ST. LOUIS - The Eighth Circuit U.S. Court of Appeals on June 13 dismissed an appeal of a ruling that an insolvent insurer's case against the government over its handling of the Patient Protection and Affordable Care Act (ACA) risk corridor and how it offset debts properly belongs before the U.S. Court of Federal Claims (Doug Ommen, in his capacity as liquidator of CoOpportunity Health Inc.; Dan Watkins, in his capacity as special deputy liquidator of CoOpportunity Health Inc. v. U.S. Department of Health and Human Services, et al., No. 17-1662, 8th Cir.).
HOUSTON - A Texas federal judge on June 14 granted a disability plan's motion for judgment on the administrative record after determining that the plan did not abuse its discretion when it denied a former National Football League player's disability claim (Brian C. Jackson v. NFL Disability and Neurocognitive Benefit Plan, et al., No. 16-1278, S.D. Texas, 2017 U.S. Dist. LEXIS 91042).
SAN FRANCISCO - The Ninth Circuit U.S. Court of Appeals on June 12 affirmed a district court's ruling that the termination of a disability claim was reasonable based on the plan's mental health coverage limitation and the medical evidence considered by the disability insurer (Kathee A. Colman v. American International Group Inc. Group Benefit Plan, et al., No. 15-15903, 9th Cir., 2017 U.S. App. LEXIS 10394).
NEW ORLEANS - A Louisiana appeals panel on June 14 affirmed a lower court's ruling that granted the State of Louisiana's exception of no right of action maintaining that it was not liable for a contractor's alleged negligence in elevating the insureds' home following Hurricane Katrina, rejecting the homeowners insurer's argument that the state's administration of the elevation program sufficiently negated the exception of no right of action (Louisiana Citizens Property Insurance Corp., v. LAA Shoring, et al., No. 2016-CA-1136 consolidated with No. 2016-CA-1137, La. App., 4th Cir.).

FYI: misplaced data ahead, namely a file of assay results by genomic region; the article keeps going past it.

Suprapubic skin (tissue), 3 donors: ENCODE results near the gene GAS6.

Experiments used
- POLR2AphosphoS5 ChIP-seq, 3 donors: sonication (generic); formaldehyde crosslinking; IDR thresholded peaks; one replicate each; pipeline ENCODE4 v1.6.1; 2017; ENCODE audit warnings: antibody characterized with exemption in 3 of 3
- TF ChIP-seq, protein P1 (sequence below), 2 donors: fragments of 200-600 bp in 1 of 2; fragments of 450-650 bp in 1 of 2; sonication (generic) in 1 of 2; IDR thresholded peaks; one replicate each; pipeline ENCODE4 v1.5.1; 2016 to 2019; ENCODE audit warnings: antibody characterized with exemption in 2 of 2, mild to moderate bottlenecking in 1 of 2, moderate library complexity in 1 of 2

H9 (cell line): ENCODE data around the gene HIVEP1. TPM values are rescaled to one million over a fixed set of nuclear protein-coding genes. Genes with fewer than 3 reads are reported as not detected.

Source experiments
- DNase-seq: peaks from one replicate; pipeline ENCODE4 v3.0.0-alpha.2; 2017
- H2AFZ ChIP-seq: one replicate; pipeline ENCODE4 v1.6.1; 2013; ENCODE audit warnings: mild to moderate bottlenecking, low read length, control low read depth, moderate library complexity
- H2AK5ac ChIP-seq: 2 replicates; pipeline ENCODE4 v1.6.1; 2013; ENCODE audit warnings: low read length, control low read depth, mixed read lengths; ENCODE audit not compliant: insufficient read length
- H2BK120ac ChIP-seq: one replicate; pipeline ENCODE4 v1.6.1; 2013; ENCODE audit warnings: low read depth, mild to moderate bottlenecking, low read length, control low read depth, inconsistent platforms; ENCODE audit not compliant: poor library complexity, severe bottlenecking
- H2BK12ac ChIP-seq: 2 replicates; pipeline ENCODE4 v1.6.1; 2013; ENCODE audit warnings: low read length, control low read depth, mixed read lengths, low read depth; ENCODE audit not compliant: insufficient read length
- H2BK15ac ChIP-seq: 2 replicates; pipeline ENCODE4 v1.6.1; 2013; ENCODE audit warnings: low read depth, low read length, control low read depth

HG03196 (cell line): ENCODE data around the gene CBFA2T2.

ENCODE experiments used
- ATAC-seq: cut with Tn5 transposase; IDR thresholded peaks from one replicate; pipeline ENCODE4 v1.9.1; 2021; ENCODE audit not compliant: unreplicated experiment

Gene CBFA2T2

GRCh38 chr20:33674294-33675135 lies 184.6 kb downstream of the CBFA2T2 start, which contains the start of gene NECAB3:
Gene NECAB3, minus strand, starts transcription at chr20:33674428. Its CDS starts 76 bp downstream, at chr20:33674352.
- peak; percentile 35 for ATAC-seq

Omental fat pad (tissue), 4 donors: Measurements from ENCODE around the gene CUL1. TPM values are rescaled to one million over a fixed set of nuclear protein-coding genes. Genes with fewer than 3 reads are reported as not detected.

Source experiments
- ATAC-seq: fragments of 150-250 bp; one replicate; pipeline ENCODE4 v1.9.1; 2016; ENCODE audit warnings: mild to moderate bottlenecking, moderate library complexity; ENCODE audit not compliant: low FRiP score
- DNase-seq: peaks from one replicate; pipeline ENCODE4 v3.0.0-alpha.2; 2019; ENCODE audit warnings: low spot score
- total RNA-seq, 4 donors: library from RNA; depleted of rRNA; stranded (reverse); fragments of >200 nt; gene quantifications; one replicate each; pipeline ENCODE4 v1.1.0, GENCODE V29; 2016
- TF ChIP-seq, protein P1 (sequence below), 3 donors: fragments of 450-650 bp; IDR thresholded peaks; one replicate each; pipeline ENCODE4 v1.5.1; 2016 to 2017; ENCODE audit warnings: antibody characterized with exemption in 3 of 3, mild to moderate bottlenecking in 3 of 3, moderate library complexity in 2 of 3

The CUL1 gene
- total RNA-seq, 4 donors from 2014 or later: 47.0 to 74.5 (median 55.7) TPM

DENVER - A Colorado federal judge on June 12 entered a final judgment in favor of a professional liability insurer after finding that it has no duty to defend or indemnify against an underlying lawsuit alleging that its insured entered into a "kickback contract" to steer additional subcontractor work to city-employee-controlled companies (Ciber, Inc. v. Ace American Insurance Co., No. 16-1189, D. Colo., 2017 U.S. Dist. LEXIS 89895).
PASADENA, Calif. - The Ninth Circuit U.S. Court of Appeals on June 13 affirmed a lower federal court's dismissal of an insured's lawsuit against its partners management liability reimbursement insurer, finding that the lower court did not abuse its discretion in denying the insured leave to amend its complaint (Cove Partners, LLC v. XL Specialty Insurance Company, No. 16-55315, 9th Cir., 2017 U.S. App. LEXIS 10504).
LOS ANGELES - An evidentiary hearing should have been held to determine whether a California Highway Patrol (CHP) officer had sufficient information in 2010 to begin an investigation into whether a man committed insurance fraud by further damaging a tow truck, a California appeals panel ruled June 12 (Mark Jeffrey Tornow v. Superior Court of Los Angeles County, et al., No. B271895, Calif. App., 2nd Dist., 7th Div., 2017 Cal. App. Unpub LEXIS 4020).
SAN FRANCISCO - Following a one-day bench trial, a California federal judge on June 13 determined that a disability claimant submitted sufficient evidence showing that he was disabled under a plan's "own occupation" provision but failed to prove that he was disabled under the plan's "any occupation" standard (Robert Bosley v. Metropolitan Life Insurance Co., No. 16-00139, N.D. Calif., 2017 U.S. Dist. LEXIS 90803).